What do you think they did about it? They were rich. What do most rich people do when they get injured or sick? That’s right. They seek out a healer, and that’s what the pickpocket and his Wandering Folk wife did. The two of them gathered their massive fortune and traveled all throughout the lands seeking a healer or surgeon to aid their child. Yes, they loved him so much they were willing to pay a thousand surgeon’s prices.

I do love you that much.  Unfortunately, we haven’t got that much money.  Quiet now, or I’ll spend some money to find a healer to cure you of your voice.

For a year they traveled, but to no avail.  Not one of these men of medicine could tell them of a way to aid their son.  Finally, with little hope they returned to Dublin.  There was only one man they had not seen: Magnus Maxwell, Surgeon and healer unparalleled.  Yes, the same Magnus Maxwell that comes for supper every so often.

After many tests Magnus, like all the others, could not tell what ailed the boy.  He did, however, notice that the child watched his every move with keen eyes.  Magnus then brought forth his gold pocketwatch, and waved it before the child’s eyes.  Yes, like the watch I have.

As the watch waved, a bit of sunlight caught it, and the boy smiled a great, beaming smile as only an innocent babe can.

Then a miracle happened.  The boy’s arm started to reach toward the pocket watch.  His arm moved slowly, ever so slowly.  Because he’d never used the arm before, the muscles strained.  A moment later, the child could almost just barely touch the watch.  As the boy opened his fingers to take it, the midwife’s gold ring fell from his grasp.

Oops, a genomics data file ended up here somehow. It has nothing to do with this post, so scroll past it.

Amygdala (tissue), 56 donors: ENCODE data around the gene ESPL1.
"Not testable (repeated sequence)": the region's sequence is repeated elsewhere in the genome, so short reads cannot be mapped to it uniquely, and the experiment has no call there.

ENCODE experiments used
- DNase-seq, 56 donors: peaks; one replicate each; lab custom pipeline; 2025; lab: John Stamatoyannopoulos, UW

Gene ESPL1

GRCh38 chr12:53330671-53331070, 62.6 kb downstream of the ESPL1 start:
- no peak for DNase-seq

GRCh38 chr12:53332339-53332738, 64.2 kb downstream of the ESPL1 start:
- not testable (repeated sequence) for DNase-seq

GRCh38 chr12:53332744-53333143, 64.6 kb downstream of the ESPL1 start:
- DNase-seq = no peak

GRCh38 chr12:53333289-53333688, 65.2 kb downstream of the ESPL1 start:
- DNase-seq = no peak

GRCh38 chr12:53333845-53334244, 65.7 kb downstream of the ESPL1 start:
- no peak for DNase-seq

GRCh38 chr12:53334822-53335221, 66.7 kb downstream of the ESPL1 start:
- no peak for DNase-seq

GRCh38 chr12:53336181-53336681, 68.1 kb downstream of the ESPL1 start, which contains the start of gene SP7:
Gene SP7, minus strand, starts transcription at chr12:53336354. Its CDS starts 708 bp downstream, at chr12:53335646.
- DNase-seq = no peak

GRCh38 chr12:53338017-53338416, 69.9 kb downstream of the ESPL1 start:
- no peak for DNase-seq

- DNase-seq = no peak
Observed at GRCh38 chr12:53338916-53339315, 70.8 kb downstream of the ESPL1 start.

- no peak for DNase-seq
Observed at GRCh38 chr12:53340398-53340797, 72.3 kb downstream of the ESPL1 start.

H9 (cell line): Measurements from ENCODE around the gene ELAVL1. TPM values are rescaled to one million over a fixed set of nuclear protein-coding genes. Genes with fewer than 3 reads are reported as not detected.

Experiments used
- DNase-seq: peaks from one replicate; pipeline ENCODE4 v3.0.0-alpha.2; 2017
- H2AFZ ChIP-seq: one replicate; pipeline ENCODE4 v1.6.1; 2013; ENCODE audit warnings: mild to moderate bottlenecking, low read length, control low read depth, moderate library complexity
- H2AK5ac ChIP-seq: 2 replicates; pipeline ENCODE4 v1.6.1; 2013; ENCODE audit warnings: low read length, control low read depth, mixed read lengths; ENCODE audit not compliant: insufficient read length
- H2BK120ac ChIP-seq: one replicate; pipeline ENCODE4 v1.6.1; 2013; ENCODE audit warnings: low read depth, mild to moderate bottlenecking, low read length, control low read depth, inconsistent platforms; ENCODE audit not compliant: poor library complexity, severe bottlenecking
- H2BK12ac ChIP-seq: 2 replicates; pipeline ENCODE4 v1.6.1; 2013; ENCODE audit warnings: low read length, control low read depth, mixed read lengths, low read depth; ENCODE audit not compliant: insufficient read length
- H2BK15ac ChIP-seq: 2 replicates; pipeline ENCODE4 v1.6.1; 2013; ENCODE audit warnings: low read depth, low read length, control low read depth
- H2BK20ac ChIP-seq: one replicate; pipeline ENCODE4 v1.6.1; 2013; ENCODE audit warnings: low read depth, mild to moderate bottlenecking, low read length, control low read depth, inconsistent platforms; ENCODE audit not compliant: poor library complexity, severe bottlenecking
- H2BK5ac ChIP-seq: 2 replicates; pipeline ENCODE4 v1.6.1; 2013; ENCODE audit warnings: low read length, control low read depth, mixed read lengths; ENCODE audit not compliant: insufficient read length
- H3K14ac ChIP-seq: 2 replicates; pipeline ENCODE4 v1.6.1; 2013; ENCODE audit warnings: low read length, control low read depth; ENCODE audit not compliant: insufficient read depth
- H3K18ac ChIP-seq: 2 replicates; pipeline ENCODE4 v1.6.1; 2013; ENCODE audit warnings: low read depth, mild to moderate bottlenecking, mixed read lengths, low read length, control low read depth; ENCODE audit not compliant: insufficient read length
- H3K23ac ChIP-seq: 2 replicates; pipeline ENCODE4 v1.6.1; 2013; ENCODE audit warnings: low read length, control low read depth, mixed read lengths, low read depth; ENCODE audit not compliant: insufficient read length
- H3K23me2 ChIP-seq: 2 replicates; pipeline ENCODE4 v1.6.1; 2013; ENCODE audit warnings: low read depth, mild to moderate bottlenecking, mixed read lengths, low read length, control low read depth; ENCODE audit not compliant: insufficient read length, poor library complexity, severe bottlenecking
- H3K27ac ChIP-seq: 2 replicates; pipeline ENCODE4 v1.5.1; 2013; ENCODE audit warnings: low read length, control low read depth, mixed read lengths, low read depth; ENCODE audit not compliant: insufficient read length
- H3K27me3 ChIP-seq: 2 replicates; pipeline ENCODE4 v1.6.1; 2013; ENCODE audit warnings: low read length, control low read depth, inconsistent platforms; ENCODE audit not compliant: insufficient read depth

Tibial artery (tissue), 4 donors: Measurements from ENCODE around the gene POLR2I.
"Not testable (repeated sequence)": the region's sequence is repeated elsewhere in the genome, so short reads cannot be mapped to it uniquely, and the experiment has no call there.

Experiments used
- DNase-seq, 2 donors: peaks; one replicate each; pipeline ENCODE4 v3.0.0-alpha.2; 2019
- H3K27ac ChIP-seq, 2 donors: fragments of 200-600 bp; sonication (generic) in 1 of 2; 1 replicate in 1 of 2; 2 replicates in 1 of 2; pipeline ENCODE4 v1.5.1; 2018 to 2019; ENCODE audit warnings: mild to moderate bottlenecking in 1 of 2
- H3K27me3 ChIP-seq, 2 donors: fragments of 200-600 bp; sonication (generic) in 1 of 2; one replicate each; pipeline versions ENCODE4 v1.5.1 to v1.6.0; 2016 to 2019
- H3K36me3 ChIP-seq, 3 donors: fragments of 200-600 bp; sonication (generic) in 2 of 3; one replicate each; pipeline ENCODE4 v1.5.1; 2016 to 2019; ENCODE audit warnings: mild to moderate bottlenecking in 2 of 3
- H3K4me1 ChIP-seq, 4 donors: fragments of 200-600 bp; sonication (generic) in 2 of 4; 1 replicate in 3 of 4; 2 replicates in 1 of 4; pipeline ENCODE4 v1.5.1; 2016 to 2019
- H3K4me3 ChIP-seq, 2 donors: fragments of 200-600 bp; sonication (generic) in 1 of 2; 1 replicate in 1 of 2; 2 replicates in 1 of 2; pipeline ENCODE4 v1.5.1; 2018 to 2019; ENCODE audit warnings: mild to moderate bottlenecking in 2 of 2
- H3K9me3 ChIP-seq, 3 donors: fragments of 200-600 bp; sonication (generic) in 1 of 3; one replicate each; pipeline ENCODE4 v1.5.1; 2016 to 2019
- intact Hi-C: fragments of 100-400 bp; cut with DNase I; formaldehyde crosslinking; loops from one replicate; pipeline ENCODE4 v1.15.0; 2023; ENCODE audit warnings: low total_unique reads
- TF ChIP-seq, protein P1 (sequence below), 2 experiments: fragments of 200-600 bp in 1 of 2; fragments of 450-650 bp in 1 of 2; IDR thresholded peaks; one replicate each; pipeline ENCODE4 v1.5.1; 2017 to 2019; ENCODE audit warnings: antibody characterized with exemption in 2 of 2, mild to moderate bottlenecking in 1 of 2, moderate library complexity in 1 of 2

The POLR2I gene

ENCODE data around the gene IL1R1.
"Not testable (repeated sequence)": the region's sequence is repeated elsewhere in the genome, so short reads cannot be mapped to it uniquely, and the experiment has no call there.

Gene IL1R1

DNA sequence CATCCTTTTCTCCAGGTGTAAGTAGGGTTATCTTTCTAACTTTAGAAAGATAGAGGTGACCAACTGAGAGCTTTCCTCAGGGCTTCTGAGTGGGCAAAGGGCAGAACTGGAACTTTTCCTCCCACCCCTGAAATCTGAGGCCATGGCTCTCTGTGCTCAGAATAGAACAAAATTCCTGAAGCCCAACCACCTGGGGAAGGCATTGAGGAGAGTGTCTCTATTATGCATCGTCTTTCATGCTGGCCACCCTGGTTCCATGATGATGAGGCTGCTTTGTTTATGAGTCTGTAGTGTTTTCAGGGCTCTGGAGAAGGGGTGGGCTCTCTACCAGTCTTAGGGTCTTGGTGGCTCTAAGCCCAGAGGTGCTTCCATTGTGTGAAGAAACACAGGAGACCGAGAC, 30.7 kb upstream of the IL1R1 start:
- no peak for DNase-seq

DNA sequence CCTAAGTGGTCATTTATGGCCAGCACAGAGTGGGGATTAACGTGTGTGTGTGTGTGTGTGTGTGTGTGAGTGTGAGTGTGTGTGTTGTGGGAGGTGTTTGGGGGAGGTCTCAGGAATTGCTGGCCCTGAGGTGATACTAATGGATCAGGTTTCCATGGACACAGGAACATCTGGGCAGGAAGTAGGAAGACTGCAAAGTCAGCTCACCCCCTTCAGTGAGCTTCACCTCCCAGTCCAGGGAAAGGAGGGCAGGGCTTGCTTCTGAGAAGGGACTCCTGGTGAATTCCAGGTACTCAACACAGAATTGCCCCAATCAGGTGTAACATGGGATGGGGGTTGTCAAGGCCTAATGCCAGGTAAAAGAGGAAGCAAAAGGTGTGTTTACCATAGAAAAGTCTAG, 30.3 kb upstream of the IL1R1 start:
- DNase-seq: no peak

Where did the ring come from?  You’re a bright boy.  I’m sure you can figure it out for yourself. Now, you’ve been tucked in, kissed good night, had your juice, and heard a story.  I don’t want to hear any more about the goblins or boggarts.  Good night to you, boy.

Good night.

M Todd Gallowglas is a fantasy author and a professional storyteller (like on a stage with a show in front of real people). His Tears of Rage and Halloween Jack series are both Amazon bestsellers, and his serialized novel, Dead Weight, received the Kindle Hub Award for best fantasy series of 2014. And still, as busy as he is, he manages to squeeze in time for some old-school table top gaming and airsoft battles on the weekends (because it’s not as messy as paintball). Shiny!

This story was previously published in Otherworlds by M Todd Gallowglas.